47th Infantry Division
In 1954 the 47th Infantry Division (National Guard) was reflagged as the 3d Infantry Division (Regular Army) at Fort Benning, Georgia, and the 47th Infantry Division was returned to state control. On 1 February 1968, the 33rd Infantry Division retired their colors and the Illinois National Guard became part of the 47th Infantry Division. In February 1991 the 47th Infantry Division (National Guard) was reflagged as the 34th Infantry Division (National Guard), and Federal recognition was withdrawn from the 47th Infantry Division.
On 15 December 1950 the Army ordered the National Guard's 31st Infantry Division from Alabama and Mississippi and the 47th Infantry Division from Minnesota and North Dakota to active duty by 16 January 1951. The 31st ID was the best manned of the nation's 27 Guard divisions with 12,000 soldiers. The 47th had 9,000 soldiers. It was a move to bring the number of active divisions from the existing 15, four of which were Guard units, to 18 in early 1951. The 31st Infantry Division (AL, MI), 37th Infantry Division (OH), 44th Infantry Division (IL), and 47th Infantry Division (MN, ND) became training divisions for individual replacements. Camp Rucker was inactive from March 1946 until August 1950, following the outbreak of hostilities in Korea. The principal Army unit operating at Rucker during the Korean conflict was the 47th Infantry Division, which trained replacement troops for combat in Korea. The post again became inactive in June 1954, after the Korean conflict ended.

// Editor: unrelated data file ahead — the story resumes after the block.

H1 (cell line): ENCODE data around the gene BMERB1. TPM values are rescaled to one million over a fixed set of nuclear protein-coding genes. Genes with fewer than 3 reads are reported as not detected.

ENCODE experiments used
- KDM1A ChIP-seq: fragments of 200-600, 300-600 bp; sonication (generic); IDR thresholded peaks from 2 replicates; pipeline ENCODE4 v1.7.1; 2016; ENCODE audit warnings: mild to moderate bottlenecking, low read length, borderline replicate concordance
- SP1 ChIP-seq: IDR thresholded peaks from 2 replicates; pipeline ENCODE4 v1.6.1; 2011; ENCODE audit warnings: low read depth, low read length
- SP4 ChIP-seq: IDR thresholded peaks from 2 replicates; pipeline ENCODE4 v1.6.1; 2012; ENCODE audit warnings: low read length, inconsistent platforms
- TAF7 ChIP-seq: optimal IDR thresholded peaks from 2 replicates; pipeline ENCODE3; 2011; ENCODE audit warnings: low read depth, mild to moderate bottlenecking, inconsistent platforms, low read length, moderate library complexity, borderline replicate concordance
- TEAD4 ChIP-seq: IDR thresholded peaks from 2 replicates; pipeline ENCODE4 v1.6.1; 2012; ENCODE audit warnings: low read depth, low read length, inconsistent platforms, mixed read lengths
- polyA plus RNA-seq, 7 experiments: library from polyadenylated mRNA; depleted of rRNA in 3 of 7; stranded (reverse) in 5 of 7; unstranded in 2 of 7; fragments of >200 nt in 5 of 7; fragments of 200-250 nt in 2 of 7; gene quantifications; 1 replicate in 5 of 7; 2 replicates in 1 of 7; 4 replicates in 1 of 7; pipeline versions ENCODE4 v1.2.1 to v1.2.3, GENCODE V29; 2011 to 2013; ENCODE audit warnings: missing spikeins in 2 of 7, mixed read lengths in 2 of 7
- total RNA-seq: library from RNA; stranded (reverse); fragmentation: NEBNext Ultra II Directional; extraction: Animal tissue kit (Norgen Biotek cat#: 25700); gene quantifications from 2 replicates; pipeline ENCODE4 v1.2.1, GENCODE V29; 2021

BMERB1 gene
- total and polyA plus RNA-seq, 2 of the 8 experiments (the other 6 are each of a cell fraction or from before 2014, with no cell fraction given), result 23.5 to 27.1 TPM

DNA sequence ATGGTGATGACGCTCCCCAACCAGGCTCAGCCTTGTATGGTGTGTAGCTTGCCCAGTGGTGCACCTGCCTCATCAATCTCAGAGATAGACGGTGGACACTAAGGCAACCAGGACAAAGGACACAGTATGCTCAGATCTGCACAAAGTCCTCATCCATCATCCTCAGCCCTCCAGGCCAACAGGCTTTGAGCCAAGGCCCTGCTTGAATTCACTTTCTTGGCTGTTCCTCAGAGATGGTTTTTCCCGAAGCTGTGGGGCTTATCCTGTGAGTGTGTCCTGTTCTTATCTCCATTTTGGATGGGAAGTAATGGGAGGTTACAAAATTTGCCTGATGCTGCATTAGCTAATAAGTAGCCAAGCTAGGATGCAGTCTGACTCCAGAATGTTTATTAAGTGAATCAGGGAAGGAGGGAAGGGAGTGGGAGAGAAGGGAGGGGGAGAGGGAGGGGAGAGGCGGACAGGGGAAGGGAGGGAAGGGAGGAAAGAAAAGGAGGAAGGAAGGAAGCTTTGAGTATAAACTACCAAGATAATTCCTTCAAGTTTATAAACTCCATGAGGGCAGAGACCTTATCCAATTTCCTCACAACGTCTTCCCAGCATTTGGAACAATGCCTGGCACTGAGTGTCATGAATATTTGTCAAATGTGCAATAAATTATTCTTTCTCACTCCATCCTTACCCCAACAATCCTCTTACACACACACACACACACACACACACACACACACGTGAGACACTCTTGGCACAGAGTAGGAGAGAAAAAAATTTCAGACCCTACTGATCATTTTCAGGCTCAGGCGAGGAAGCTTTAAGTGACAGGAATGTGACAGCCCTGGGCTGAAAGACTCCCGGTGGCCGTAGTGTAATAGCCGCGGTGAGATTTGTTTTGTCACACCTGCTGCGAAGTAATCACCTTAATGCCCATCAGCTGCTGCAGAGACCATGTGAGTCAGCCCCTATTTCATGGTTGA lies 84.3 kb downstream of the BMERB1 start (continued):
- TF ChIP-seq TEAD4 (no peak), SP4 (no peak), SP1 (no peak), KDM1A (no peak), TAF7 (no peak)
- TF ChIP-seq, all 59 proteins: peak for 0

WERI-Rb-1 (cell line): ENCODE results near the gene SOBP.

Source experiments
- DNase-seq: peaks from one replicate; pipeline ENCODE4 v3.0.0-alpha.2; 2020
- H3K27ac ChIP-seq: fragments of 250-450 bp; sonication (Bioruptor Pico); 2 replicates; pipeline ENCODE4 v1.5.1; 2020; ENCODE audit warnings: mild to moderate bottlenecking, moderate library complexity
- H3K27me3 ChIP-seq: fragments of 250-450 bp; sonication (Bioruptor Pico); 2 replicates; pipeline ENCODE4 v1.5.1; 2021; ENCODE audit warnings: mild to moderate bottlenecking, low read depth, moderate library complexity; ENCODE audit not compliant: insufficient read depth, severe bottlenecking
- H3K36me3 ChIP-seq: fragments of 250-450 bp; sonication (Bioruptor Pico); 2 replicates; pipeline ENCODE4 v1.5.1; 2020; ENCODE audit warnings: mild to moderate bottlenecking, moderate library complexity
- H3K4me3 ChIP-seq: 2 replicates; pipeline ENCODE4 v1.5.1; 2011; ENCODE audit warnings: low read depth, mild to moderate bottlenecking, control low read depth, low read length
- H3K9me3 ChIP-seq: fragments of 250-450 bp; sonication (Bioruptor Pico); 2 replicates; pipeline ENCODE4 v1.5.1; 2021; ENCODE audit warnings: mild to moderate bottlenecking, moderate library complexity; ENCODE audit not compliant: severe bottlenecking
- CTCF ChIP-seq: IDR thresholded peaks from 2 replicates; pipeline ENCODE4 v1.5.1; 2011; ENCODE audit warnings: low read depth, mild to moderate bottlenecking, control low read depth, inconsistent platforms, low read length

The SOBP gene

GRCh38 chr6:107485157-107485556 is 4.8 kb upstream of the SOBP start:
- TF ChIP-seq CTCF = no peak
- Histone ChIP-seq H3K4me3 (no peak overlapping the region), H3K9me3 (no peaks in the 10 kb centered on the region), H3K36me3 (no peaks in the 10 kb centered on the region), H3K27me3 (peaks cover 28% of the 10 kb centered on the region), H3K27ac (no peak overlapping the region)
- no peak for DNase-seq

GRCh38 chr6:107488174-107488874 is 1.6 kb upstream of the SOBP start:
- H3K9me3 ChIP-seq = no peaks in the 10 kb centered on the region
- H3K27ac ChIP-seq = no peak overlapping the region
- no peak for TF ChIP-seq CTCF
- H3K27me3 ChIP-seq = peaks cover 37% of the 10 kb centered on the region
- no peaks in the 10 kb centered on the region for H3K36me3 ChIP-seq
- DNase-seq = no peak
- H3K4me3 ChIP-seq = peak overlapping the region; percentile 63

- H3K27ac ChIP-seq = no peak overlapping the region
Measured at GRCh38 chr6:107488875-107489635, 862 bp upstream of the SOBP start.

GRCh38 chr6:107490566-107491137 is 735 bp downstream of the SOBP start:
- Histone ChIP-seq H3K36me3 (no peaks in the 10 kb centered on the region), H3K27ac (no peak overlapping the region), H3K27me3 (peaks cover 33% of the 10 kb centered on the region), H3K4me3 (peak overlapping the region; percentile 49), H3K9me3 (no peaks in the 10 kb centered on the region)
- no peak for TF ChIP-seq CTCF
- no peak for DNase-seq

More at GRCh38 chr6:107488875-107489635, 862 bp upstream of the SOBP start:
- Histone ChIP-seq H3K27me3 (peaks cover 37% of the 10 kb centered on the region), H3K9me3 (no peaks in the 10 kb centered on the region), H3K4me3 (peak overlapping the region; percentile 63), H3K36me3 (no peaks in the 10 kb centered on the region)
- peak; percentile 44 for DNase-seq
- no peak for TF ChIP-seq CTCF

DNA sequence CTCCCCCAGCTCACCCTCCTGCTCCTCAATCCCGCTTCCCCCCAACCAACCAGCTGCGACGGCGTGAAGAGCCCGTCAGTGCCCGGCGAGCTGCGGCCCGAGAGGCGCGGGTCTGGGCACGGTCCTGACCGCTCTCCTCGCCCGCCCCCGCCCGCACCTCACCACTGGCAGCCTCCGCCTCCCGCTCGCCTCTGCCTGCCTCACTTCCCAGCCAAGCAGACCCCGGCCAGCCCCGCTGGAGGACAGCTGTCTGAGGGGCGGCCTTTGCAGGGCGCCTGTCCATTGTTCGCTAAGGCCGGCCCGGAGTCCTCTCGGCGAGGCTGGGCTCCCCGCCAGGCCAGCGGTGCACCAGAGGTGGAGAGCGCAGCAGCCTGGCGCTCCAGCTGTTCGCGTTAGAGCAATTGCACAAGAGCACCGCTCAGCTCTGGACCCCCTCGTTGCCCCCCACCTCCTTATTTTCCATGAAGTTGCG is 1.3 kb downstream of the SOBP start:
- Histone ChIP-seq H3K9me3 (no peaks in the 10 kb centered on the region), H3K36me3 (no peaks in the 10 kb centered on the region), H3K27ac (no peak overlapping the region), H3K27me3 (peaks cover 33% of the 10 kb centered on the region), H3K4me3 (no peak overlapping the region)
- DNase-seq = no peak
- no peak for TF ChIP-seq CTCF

On April 29, 1945, a regiment of the 47th Infantry Division, received orders to liberate Munich. The next morning, they set out by jeep from where the Stuttgart Autobahn passes Munich today and kept going until they hit the center of town. That day the regiment freed 14,000 Allied prisoners. Another regiment of the 47th Infantry liberated the Dachau Concentration camp.
On the morning of July 2, 1863, when 262 young men from Minnesota, members of the First Minnesota Volunteer Regiment, were ordered to hold Cemetery Ridge, against an attacking force of 1500 Rebel troops. By holding the ridge line against those impossible odds, the 262 brave Minnesotans not only turned the tide of the Battle of Gettysburg, but the victory at Gettysburg changed the course of the whole Civil War. At sunset that evening, only 47 men were left to stand roll call, out of the 262 who had entered into battle that morning. The government of the United States honored the courage of those 47 young men, by naming Minnesota's Viking Division the 47th Infantry Division.
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